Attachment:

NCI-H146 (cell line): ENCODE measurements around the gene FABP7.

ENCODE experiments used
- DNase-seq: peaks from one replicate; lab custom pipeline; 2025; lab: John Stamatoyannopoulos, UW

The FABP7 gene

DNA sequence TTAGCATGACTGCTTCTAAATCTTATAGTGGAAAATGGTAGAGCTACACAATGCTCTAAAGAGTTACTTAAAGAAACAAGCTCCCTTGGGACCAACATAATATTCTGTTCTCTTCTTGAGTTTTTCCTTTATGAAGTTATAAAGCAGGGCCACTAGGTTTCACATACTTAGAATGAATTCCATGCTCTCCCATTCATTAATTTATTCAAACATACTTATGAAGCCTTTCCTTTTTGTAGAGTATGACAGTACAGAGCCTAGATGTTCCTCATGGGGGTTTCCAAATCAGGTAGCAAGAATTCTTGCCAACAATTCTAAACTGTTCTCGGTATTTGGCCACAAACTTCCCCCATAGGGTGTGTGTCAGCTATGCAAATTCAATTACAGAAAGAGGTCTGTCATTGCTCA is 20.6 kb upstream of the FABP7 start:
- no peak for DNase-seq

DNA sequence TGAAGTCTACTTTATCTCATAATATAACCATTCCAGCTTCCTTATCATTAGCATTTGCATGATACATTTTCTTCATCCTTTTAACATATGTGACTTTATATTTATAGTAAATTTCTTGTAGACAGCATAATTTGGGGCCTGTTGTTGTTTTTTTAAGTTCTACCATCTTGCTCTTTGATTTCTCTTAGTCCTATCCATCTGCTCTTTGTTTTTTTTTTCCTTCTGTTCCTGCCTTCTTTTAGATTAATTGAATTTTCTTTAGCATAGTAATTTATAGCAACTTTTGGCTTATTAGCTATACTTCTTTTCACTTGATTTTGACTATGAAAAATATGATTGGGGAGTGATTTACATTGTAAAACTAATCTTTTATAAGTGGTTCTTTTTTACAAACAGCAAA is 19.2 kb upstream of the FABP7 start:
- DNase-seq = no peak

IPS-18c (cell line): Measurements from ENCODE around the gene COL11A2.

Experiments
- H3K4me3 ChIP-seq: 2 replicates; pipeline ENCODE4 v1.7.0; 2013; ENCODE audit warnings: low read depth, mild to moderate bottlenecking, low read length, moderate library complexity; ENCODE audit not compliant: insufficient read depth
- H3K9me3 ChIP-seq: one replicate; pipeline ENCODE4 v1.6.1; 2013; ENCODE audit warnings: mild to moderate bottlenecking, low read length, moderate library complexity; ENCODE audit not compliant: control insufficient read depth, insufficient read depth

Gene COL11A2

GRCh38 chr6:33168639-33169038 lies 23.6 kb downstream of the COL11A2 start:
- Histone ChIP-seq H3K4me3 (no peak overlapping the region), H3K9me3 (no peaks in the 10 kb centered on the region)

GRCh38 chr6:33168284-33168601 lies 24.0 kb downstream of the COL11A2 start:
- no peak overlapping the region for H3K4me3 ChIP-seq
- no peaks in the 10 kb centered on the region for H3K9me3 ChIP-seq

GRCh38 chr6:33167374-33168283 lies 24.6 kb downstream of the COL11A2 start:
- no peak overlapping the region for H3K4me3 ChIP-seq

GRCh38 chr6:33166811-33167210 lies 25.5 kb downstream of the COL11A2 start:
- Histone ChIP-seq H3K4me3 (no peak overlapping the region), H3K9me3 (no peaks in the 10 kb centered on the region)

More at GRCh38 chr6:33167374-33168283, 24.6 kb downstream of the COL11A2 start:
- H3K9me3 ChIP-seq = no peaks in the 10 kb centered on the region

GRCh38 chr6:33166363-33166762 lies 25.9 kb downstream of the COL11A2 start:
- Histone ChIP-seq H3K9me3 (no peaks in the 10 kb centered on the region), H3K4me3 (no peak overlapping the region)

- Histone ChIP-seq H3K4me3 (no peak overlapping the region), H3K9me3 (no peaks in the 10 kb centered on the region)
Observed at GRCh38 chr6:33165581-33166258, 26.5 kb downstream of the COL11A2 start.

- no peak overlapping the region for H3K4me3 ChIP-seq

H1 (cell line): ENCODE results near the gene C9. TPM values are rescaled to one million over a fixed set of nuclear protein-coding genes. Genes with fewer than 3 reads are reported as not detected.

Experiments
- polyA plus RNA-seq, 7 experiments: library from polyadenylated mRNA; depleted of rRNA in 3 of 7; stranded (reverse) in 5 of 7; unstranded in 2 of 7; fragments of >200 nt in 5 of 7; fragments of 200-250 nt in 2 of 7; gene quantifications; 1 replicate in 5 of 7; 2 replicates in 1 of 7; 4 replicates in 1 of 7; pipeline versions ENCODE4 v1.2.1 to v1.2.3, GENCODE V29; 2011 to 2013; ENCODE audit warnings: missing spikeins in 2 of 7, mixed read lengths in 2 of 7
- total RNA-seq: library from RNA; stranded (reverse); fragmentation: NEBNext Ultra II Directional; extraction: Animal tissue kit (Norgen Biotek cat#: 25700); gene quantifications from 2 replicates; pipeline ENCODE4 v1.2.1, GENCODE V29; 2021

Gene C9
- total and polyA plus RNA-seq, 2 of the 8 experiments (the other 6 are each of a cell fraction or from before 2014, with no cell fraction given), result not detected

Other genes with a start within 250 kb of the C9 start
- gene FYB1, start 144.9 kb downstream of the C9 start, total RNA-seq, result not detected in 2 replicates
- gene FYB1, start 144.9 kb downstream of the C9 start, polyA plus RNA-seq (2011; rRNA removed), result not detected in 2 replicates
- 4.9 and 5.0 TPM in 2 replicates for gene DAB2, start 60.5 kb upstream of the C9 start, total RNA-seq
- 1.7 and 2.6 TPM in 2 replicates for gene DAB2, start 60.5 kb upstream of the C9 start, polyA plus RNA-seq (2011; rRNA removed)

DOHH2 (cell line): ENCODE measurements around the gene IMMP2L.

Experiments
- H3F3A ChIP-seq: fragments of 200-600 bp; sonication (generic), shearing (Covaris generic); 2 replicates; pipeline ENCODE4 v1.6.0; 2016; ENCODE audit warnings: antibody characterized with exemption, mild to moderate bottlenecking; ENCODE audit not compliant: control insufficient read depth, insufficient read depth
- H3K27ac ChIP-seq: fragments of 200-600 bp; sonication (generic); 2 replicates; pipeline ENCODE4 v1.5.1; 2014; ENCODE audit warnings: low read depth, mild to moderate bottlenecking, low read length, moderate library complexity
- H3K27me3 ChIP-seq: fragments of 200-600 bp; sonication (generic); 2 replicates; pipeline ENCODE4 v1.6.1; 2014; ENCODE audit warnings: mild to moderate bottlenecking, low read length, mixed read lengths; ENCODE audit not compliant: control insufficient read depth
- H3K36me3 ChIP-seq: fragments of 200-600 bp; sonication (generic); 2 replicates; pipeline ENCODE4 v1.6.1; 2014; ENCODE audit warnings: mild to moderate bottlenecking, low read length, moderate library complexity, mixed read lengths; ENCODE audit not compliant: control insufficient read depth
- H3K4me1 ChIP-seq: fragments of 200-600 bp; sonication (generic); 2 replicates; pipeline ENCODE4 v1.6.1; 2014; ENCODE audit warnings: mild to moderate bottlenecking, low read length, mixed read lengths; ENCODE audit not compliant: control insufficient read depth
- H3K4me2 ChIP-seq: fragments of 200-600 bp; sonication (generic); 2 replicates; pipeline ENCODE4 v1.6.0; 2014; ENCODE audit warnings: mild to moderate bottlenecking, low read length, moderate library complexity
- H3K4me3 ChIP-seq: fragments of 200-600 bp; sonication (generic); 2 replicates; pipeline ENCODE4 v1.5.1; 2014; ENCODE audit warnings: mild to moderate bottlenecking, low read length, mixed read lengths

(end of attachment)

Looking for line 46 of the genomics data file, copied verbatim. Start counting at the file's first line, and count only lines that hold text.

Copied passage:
- H3K36me3 ChIP-seq: fragments of 200-600 bp; sonication (generic); 2 replicates; pipeline ENCODE4 v1.6.1; 2014; ENCODE audit warnings: mild to moderate bottlenecking, low read length, moderate library complexity, mixed read lengths; ENCODE audit not compliant: control insufficient read depth